RIDGE, JOHN ROLLIN (1827–1867).
Cherokee journalist, poet, and novelist John Rollin Ridge (Chees-quat-a-law-ny, or Yellow Bird) was born on March 19, 1827, the Cherokee Nation, in present Georgia. He was the son of John and Sarah Ridge. His grandfather, Major Ridge, an influential Cherokee leader, together with Ridge's father and other family members, signed the 1835 New Echota treaty. This agreement sold Cherokee land in the East for land in what is now Oklahoma, a move that was seen by some Cherokees as the cause of the Trail of Tears. In accordance with the treaty, the Ridge family relocated to the Honey Creek area of the Cherokee Nation, near the present Oklahoma-Missouri border. When Ridge was twelve, assassins from a Cherokee party opposed to the signing of the New Echota treaty stabbed his father to death in front of his family. Fearing for their safety, the family moved to Arkansas.
Ridge was educated in Arkansas and later in Massachusetts, after which he returned to manage a farm on the family's Honey Creek settlement. In 1847 he married an Arkansas woman named Elizabeth Wilson. Violence again entered Ridge's life in 1849 when, during an argument over a horse, he killed a man loyal to the faction that had killed his father. Certain that he would not receive a fair trial, Ridge fled to California.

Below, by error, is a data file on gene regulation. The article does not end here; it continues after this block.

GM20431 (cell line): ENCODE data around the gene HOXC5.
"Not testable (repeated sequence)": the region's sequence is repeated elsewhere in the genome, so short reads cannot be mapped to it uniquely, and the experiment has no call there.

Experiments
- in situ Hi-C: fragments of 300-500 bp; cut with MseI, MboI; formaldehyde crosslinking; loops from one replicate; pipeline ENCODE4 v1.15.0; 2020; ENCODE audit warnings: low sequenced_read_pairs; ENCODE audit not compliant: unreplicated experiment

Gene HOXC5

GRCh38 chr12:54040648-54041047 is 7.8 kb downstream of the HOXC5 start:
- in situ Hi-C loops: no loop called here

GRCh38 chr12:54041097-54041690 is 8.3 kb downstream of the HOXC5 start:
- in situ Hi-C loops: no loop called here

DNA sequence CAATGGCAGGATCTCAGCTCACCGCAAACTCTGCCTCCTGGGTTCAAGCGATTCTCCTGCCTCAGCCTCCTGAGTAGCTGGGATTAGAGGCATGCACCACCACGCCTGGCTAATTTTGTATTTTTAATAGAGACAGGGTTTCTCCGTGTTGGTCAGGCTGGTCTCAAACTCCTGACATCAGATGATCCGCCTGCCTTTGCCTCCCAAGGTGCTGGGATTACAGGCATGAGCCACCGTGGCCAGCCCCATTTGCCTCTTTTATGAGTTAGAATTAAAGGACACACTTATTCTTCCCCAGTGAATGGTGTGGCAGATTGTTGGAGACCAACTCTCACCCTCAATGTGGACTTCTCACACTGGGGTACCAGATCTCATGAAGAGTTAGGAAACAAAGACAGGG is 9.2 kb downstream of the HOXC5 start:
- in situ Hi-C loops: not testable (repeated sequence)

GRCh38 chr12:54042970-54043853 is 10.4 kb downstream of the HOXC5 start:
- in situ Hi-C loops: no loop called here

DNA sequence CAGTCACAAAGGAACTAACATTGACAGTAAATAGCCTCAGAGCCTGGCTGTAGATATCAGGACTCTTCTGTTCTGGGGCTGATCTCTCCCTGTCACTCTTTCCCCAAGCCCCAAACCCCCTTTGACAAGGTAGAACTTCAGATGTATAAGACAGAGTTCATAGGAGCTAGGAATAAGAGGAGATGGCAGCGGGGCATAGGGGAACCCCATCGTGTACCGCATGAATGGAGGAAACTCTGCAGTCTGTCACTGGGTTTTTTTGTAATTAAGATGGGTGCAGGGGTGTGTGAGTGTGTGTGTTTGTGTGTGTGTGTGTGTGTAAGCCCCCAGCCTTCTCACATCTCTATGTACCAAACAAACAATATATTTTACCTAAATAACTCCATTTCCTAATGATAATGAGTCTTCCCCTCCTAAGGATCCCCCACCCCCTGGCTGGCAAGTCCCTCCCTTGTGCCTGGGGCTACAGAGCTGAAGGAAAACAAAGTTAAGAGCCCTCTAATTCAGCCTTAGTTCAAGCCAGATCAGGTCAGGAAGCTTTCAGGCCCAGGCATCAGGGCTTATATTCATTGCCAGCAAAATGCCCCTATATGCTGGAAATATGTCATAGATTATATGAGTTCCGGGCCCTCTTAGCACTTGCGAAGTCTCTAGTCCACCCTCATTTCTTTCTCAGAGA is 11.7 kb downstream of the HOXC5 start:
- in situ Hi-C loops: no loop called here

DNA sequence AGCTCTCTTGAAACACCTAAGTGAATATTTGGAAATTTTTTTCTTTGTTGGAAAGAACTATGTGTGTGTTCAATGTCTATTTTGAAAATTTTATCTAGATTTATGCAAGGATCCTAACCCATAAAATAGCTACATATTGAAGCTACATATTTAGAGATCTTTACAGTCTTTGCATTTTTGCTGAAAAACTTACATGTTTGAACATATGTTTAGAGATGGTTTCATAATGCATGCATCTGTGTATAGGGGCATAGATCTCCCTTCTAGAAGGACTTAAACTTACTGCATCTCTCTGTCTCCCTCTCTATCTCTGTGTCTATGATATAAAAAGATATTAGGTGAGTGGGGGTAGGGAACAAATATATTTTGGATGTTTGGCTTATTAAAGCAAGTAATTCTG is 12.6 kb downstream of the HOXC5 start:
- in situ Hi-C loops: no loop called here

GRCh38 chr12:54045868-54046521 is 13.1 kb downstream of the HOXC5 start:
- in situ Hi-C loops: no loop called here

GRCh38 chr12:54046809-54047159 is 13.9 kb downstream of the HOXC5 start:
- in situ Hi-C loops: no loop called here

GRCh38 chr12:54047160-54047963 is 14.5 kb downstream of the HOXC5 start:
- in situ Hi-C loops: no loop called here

After an unsuccessful attempt at gold mining, he found employment writing for various California newspapers. In 1854 he published the first novel written by an American Indian, The Life and Adventures of Joaquín Murieta, the Celebrated California Bandit. Due to pirated editions Ridge's novel, though widely read, was not financially successful. After the Civil War he helped establish the peace treaty between the Southern Cherokee Nation and the United States. Ridge died in Grass Valley, California, on October 5, 1867.
James W. Parins, "John Rollin Ridge," in Handbook of Native American Literature, ed. Andrew Wiget (New York: Garland Press, 1996).
James W. Parins, John Rollin Ridge: His Life and Works (Lincoln: University of Nebraska Press, 1991).
Thurman Wilkins, Cherokee Tragedy: The Story of the Ridge Family and the Decimation of a People (New York: MacMillan Publishing Co., Inc., 1970).
The following (as per The Chicago Manual of Style, 17th edition) is the preferred citation for articles:
Matthew Wynn Sivils, “Ridge, John Rollin,” The Encyclopedia of Oklahoma History and Culture, https://www.okhistory.org/publications/enc/entry.php?entry=RI004.
© Oklahoma Historical Society.